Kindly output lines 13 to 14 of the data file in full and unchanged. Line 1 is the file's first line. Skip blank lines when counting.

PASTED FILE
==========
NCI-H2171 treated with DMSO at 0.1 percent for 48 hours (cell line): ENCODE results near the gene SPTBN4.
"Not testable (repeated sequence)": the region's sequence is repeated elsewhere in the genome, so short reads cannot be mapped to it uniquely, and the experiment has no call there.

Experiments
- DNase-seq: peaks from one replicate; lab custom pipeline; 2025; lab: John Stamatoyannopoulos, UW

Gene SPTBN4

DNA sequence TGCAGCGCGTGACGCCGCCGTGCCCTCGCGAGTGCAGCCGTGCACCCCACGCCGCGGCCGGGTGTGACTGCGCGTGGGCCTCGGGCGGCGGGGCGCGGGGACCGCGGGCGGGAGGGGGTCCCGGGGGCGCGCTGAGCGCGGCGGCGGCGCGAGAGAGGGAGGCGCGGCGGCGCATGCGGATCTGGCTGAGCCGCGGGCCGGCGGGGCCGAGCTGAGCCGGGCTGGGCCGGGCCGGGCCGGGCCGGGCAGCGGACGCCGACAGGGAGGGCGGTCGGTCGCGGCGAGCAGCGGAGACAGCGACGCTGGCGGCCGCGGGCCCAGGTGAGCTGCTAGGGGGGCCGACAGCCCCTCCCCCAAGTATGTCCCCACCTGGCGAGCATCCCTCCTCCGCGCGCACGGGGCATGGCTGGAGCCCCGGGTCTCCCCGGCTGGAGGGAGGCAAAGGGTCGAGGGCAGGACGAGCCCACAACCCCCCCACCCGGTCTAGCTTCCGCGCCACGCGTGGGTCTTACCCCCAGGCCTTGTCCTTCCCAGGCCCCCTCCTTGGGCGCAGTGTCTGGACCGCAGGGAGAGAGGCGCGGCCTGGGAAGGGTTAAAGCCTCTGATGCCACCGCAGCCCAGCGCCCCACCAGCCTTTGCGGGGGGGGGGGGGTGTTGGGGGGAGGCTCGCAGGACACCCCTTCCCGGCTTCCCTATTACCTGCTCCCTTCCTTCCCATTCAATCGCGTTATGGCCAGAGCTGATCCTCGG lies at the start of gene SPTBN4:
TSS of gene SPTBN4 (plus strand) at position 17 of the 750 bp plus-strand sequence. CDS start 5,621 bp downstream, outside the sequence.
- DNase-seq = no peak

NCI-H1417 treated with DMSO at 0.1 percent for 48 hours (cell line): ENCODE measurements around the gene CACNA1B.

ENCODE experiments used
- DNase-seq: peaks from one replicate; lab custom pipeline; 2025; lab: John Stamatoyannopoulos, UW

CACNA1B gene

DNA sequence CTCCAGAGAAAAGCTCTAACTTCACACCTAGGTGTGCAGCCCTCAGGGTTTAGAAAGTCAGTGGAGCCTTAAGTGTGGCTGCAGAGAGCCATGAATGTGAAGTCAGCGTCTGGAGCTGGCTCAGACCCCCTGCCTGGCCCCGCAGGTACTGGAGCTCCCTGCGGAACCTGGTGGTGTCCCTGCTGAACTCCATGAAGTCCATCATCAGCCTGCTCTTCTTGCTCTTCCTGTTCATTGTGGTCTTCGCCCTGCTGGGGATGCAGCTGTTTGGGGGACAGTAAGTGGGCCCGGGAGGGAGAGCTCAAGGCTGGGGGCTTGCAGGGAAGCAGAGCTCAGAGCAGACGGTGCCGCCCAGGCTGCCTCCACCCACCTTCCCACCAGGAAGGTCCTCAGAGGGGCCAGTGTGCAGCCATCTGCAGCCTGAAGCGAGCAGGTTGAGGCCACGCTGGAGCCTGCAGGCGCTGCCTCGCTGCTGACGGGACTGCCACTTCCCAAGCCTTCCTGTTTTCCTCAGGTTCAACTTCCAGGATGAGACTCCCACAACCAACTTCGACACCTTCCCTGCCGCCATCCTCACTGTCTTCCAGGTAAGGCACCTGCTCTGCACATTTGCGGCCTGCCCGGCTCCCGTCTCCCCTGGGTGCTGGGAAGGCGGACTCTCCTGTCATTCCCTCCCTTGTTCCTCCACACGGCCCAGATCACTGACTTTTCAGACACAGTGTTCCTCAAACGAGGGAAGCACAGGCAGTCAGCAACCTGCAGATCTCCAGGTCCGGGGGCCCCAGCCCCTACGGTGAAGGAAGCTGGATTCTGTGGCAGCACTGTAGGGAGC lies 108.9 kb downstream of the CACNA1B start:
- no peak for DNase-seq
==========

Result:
DNA sequence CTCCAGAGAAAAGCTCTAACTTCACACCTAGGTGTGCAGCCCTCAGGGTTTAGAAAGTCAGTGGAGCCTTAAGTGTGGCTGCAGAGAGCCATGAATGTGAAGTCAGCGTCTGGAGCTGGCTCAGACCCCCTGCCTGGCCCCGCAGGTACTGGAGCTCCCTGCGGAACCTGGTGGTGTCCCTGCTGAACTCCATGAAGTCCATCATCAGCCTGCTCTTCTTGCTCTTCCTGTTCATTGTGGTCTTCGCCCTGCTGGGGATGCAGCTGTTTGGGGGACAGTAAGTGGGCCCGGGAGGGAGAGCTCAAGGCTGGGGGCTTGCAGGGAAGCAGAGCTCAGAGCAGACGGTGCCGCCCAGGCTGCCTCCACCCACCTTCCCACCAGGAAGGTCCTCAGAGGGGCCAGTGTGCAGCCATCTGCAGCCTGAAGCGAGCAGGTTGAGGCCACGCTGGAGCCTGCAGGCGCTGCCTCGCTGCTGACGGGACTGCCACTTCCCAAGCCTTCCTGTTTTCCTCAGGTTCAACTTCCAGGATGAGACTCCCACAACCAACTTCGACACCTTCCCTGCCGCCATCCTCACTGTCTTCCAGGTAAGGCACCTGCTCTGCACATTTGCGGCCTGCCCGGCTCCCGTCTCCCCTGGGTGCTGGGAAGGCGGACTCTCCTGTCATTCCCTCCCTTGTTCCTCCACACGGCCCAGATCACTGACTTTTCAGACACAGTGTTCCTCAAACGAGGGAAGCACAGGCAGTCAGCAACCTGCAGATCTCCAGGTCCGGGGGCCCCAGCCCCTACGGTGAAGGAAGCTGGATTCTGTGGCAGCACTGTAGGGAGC lies 108.9 kb downstream of the CACNA1B start:
- no peak for DNase-seq